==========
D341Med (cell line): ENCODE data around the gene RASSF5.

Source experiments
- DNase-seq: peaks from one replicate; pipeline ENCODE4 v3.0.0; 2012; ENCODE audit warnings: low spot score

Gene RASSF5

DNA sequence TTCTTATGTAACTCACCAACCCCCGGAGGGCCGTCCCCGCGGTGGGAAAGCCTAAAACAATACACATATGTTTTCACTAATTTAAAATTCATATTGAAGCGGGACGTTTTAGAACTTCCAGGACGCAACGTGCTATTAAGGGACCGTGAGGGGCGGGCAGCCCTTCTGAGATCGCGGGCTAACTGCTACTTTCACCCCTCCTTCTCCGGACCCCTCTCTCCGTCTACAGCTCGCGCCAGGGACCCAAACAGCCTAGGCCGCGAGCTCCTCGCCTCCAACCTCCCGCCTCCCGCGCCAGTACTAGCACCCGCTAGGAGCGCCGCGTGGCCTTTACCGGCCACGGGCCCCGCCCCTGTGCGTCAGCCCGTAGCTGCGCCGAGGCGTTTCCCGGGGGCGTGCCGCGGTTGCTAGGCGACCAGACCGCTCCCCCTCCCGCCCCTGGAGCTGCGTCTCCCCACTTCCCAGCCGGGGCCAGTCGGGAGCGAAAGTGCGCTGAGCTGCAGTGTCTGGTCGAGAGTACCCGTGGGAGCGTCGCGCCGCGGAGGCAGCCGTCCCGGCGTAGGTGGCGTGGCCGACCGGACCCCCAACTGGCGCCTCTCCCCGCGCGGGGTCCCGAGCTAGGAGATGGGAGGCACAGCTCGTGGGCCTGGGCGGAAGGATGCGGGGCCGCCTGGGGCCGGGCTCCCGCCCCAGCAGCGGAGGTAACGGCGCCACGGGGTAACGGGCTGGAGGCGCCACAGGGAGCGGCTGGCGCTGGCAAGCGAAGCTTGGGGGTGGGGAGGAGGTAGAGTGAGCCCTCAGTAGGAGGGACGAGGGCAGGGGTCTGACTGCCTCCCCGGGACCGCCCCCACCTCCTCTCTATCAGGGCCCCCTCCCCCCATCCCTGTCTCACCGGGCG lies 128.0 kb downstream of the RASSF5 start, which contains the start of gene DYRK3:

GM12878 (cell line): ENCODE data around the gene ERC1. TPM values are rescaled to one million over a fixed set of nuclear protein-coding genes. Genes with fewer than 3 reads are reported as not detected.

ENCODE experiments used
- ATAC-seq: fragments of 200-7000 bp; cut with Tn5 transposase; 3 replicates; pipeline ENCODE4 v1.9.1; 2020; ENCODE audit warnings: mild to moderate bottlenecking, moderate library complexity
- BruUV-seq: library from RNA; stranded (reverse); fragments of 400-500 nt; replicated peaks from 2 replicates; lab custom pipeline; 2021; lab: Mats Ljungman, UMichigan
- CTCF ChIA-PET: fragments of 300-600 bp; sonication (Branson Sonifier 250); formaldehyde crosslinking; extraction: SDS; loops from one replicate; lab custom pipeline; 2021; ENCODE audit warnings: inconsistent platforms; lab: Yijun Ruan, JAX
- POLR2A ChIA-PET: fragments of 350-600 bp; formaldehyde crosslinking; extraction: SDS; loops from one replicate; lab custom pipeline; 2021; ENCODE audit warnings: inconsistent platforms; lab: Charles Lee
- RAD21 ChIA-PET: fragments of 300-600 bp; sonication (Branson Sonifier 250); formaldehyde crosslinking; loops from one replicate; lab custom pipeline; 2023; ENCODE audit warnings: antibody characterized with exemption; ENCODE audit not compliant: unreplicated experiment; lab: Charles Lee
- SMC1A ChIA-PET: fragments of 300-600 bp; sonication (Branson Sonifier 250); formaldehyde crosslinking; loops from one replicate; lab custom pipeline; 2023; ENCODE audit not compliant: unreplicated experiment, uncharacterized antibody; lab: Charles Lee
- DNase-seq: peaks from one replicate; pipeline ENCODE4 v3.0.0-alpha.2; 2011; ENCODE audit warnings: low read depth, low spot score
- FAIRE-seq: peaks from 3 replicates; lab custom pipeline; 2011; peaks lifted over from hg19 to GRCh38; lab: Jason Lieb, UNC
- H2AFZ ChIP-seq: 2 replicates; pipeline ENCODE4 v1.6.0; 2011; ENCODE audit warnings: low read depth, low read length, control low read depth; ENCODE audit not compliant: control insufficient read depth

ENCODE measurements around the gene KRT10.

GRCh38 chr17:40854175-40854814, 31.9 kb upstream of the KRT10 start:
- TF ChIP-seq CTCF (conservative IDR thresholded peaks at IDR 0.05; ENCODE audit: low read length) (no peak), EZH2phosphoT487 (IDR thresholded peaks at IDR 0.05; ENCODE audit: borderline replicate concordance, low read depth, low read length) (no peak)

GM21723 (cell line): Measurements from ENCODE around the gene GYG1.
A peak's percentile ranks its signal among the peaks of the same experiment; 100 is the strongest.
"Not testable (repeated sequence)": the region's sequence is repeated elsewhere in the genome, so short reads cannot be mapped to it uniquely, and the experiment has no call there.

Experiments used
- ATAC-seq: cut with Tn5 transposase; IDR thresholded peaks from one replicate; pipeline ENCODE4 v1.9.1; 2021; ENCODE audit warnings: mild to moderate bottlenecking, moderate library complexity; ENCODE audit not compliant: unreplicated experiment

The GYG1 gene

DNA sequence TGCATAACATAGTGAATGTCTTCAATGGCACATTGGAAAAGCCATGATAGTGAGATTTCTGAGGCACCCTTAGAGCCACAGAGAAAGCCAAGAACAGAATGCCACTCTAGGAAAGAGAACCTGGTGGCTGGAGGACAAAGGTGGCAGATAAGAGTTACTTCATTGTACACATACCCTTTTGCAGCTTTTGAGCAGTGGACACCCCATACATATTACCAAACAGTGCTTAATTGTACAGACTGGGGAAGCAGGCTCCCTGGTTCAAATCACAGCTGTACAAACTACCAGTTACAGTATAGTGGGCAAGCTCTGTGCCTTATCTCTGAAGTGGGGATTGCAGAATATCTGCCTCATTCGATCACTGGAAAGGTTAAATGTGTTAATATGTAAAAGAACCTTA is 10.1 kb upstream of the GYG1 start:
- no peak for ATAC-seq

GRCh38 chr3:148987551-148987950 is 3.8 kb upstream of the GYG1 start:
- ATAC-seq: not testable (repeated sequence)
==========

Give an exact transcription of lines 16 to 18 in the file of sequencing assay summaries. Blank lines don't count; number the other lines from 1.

- H2AFZ ChIP-seq: 2 replicates; pipeline ENCODE4 v1.6.0; 2011; ENCODE audit warnings: low read depth, low read length, control low read depth; ENCODE audit not compliant: control insufficient read depth

ENCODE measurements around the gene KRT10.

GRCh38 chr17:40854175-40854814, 31.9 kb upstream of the KRT10 start: